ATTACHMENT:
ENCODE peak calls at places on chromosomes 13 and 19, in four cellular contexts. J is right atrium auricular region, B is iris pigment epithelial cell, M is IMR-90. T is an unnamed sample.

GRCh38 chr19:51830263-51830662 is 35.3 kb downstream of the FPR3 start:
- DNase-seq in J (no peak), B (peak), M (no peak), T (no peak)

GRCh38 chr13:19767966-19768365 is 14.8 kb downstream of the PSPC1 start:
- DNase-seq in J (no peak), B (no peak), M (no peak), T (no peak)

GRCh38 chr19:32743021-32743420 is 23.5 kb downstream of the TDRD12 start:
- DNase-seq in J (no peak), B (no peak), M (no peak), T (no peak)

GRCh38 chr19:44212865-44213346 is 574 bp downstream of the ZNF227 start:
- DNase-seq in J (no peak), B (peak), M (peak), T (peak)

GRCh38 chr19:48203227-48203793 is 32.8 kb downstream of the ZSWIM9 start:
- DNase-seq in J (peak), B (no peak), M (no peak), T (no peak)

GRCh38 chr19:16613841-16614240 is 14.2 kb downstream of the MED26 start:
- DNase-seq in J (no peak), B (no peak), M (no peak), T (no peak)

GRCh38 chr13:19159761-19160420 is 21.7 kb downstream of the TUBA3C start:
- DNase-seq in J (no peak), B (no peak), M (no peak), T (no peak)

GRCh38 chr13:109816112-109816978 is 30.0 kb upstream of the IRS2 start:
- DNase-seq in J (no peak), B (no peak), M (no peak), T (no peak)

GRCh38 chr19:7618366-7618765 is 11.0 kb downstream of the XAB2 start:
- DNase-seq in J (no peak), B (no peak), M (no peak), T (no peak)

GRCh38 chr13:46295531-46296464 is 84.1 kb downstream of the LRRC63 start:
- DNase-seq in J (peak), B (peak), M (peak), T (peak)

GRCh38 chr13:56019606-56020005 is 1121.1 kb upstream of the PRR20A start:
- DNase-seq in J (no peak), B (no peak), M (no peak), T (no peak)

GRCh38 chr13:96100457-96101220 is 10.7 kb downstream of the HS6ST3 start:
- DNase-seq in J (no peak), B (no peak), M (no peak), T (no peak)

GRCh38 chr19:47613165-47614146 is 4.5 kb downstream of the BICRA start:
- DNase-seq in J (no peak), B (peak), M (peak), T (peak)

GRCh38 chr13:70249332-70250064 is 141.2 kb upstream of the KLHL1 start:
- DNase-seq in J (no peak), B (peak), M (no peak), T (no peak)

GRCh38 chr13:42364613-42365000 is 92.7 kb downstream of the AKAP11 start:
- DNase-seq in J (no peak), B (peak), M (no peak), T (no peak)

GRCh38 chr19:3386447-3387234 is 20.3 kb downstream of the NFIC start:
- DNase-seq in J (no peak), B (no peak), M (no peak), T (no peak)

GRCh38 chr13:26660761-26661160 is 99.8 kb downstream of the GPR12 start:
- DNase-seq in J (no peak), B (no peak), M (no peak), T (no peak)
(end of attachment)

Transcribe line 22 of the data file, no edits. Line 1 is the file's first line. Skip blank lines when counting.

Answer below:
GRCh38 chr13:56019606-56020005 is 1121.1 kb upstream of the PRR20A start: